Buying a house can be a very stressful time, particularly if homebuyers are putting all their savings into the purchase and do not want to make a poor investment on their hard-earned cash.
That is why it is important to have eagle eyes when viewing a property for the first time. Here are just a few of the most important things to keep a look out for.
Your first impressions might be based on the size of the kitchen or how new the bathroom is, but don’t forget to watch for telltale signs that the property has been well looked after over the years, or not!
Take a look at window frames and see whether they appear to be rotting. You don’t want to move in to find you have to replace all your window frames or that they let lots of air in during the colder months.
It is worth asking whether it has double-glazed windows too. These are much more efficient at keeping heat and sound in, and will certainly be appreciated when winter arrives.
Check whether there is condensation between windowpanes if they are double-glazed, as this means they are faulty. The vendor should have a certificate if they recently installed good-quality windows, such as our double-glazing in Manchester, so it is worth asking to see this.
Damp is another thing to look out for when viewing a property, and you can often see signs of it in flaky plastering, watermarks or mould on walls or ceilings, damp patches on brickwork, and ripples in the wallpaper. It is also a good idea to ask whether rooms have been recently re-painted as this could mask damp problems that the vendor does not want you to know about.
Viewing houses is generally a quick process and you tend to only get half an hour or so to decide whether you like the property or not. However, you can always park up before your allotted time and take a note of certain external features before you even step foot in the house.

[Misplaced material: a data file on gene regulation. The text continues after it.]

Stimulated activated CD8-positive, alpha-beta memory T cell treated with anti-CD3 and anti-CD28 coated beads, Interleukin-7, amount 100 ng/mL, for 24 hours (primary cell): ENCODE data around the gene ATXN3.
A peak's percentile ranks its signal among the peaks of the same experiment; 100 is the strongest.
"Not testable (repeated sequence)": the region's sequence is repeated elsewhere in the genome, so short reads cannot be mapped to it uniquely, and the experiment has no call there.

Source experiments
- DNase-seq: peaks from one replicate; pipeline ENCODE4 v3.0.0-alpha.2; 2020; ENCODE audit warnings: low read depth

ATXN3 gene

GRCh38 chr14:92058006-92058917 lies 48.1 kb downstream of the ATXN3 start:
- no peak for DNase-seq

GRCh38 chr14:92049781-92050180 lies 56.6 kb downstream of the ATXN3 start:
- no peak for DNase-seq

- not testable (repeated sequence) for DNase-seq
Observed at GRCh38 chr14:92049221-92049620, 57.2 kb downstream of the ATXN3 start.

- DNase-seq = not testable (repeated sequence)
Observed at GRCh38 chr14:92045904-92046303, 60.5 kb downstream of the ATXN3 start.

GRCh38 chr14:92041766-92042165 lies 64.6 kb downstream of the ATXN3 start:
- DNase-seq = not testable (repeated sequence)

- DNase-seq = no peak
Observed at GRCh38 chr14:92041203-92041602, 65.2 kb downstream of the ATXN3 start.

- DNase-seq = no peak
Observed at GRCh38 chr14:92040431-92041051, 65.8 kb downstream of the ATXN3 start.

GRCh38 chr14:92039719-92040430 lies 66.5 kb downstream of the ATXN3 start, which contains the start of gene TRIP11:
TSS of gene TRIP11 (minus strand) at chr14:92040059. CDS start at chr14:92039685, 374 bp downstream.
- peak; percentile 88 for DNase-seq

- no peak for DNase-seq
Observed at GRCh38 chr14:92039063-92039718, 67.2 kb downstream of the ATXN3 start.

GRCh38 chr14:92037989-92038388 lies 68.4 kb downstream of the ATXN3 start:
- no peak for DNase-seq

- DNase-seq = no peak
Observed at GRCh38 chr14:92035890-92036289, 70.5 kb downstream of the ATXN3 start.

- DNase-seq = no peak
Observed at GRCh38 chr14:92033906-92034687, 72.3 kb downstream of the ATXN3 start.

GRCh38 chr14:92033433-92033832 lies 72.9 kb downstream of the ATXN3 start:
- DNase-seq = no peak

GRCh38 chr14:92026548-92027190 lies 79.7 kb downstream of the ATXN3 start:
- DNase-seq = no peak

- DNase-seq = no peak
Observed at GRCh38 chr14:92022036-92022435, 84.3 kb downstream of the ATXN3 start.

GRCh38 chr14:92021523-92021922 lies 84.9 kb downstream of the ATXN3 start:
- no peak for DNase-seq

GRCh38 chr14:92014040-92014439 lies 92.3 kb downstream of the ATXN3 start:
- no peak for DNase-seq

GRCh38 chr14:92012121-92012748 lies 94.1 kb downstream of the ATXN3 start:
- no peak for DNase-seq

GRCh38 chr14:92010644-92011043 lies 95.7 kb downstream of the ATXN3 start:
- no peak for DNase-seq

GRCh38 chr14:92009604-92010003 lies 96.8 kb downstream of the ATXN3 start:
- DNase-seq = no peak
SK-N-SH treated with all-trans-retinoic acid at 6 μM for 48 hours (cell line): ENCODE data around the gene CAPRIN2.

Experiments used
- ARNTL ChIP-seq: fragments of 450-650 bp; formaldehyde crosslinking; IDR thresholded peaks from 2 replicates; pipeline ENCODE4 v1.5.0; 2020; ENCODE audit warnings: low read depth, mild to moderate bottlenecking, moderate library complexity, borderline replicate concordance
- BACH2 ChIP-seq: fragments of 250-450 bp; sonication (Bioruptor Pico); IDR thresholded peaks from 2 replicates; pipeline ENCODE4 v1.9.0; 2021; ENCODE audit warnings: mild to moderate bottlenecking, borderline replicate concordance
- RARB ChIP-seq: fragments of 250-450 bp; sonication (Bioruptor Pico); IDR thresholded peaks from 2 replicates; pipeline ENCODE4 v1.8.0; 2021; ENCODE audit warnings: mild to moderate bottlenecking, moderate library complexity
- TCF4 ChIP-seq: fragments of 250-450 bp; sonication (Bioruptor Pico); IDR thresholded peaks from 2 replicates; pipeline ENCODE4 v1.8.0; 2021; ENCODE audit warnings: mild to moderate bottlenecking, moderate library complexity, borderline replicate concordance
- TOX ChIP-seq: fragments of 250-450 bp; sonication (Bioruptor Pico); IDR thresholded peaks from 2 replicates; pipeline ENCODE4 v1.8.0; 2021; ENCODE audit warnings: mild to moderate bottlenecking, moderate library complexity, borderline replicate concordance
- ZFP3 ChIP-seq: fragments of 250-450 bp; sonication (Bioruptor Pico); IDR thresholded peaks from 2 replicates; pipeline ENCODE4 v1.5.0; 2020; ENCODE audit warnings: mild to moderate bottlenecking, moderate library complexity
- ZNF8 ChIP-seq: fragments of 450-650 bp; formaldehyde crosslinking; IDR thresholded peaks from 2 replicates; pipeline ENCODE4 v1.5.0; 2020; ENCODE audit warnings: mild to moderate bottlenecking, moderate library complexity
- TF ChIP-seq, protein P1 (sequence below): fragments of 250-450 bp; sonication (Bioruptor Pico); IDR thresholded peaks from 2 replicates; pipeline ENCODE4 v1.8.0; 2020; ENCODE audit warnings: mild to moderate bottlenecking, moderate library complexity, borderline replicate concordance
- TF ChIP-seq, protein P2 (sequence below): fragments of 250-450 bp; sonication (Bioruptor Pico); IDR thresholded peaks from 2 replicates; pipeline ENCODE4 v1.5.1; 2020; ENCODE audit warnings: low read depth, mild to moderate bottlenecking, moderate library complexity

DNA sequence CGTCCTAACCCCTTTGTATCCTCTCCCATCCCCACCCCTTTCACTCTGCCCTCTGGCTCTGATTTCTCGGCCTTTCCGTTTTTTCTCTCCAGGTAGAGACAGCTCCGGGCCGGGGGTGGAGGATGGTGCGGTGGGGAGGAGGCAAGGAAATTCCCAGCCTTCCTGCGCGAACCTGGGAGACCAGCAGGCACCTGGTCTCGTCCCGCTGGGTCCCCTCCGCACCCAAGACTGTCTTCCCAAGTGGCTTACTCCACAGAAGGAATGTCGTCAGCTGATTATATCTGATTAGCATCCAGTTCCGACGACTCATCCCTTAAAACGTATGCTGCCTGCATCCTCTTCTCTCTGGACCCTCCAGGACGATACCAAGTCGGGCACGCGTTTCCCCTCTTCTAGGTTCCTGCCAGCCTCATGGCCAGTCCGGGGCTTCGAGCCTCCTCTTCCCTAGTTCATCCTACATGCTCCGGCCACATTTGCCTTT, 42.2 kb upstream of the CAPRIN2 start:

Have a close look at the roof and see whether there are any loose tiles. This could be a sign of a bigger problem, and you might even have to fork out for an entire roof if there is one. If you get a chance to go into the loft, see if you can spot any sunlight peeking through, as this shows there are gaps in the tiles.
Plumbing is something you would not be able to detect a problem with until you use it. However, it is worth investigating this as you do not want to be left with a house that does not run hot showers or has weak water pressure.
Ask the estate agent if the pipes are insulated and that they are not made out of lead, as these will have to be replaced. You can always turn on a tap to check the hot water works and how long it takes to come through.
Why not flush the toilet to ascertain that it functions properly, so you can at least rule out potential larger plumbing problems?
Don’t forget to ask how old the boiler is as these need replacing every 15 or so years. If it is old, you might have to invest in a new one when you are given the keys, and this can be extremely costly. Even if you don’t have to purchase a new boiler straightaway, the older the system is, the less efficient it will be and, therefore, you could see your energy bills soar.